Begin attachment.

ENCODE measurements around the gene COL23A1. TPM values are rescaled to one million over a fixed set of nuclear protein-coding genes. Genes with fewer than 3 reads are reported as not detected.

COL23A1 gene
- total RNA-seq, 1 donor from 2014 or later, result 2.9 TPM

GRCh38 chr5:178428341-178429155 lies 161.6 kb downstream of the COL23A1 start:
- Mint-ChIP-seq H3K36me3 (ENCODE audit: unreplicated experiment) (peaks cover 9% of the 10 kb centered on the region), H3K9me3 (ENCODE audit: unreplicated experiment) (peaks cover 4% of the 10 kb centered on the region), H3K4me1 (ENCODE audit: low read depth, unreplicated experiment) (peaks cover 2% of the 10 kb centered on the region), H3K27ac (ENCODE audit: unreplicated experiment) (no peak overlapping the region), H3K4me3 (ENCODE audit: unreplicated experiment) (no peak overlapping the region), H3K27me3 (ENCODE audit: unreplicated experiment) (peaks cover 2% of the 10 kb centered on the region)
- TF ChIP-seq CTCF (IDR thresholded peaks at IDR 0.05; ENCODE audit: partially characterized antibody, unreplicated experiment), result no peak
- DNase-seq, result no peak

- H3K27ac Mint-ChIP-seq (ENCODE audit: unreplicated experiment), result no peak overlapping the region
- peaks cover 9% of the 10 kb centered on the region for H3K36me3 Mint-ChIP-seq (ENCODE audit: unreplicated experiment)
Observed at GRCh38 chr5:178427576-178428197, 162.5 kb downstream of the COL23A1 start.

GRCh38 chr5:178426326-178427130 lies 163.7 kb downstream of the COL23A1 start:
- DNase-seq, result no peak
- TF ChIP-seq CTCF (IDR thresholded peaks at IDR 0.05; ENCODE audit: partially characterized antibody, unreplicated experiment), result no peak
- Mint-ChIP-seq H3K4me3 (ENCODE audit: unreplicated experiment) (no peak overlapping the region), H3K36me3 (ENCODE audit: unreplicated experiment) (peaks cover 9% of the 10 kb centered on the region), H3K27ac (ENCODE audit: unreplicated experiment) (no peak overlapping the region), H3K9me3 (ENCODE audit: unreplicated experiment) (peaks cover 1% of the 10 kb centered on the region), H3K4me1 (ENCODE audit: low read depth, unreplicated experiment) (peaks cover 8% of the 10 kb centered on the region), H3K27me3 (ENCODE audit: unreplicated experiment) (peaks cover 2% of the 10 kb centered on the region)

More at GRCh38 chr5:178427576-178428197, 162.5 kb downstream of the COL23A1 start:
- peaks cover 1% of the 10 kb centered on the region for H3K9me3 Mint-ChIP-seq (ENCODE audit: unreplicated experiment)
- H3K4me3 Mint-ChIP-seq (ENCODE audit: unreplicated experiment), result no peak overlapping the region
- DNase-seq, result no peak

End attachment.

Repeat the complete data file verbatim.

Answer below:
ENCODE measurements around the gene COL23A1. TPM values are rescaled to one million over a fixed set of nuclear protein-coding genes. Genes with fewer than 3 reads are reported as not detected.

COL23A1 gene
- total RNA-seq, 1 donor from 2014 or later, result 2.9 TPM

GRCh38 chr5:178428341-178429155 lies 161.6 kb downstream of the COL23A1 start:
- Mint-ChIP-seq H3K36me3 (ENCODE audit: unreplicated experiment) (peaks cover 9% of the 10 kb centered on the region), H3K9me3 (ENCODE audit: unreplicated experiment) (peaks cover 4% of the 10 kb centered on the region), H3K4me1 (ENCODE audit: low read depth, unreplicated experiment) (peaks cover 2% of the 10 kb centered on the region), H3K27ac (ENCODE audit: unreplicated experiment) (no peak overlapping the region), H3K4me3 (ENCODE audit: unreplicated experiment) (no peak overlapping the region), H3K27me3 (ENCODE audit: unreplicated experiment) (peaks cover 2% of the 10 kb centered on the region)
- TF ChIP-seq CTCF (IDR thresholded peaks at IDR 0.05; ENCODE audit: partially characterized antibody, unreplicated experiment), result no peak
- DNase-seq, result no peak

- H3K27ac Mint-ChIP-seq (ENCODE audit: unreplicated experiment), result no peak overlapping the region
- peaks cover 9% of the 10 kb centered on the region for H3K36me3 Mint-ChIP-seq (ENCODE audit: unreplicated experiment)
Observed at GRCh38 chr5:178427576-178428197, 162.5 kb downstream of the COL23A1 start.

GRCh38 chr5:178426326-178427130 lies 163.7 kb downstream of the COL23A1 start:
- DNase-seq, result no peak
- TF ChIP-seq CTCF (IDR thresholded peaks at IDR 0.05; ENCODE audit: partially characterized antibody, unreplicated experiment), result no peak
- Mint-ChIP-seq H3K4me3 (ENCODE audit: unreplicated experiment) (no peak overlapping the region), H3K36me3 (ENCODE audit: unreplicated experiment) (peaks cover 9% of the 10 kb centered on the region), H3K27ac (ENCODE audit: unreplicated experiment) (no peak overlapping the region), H3K9me3 (ENCODE audit: unreplicated experiment) (peaks cover 1% of the 10 kb centered on the region), H3K4me1 (ENCODE audit: low read depth, unreplicated experiment) (peaks cover 8% of the 10 kb centered on the region), H3K27me3 (ENCODE audit: unreplicated experiment) (peaks cover 2% of the 10 kb centered on the region)

More at GRCh38 chr5:178427576-178428197, 162.5 kb downstream of the COL23A1 start:
- peaks cover 1% of the 10 kb centered on the region for H3K9me3 Mint-ChIP-seq (ENCODE audit: unreplicated experiment)
- H3K4me3 Mint-ChIP-seq (ENCODE audit: unreplicated experiment), result no peak overlapping the region
- DNase-seq, result no peak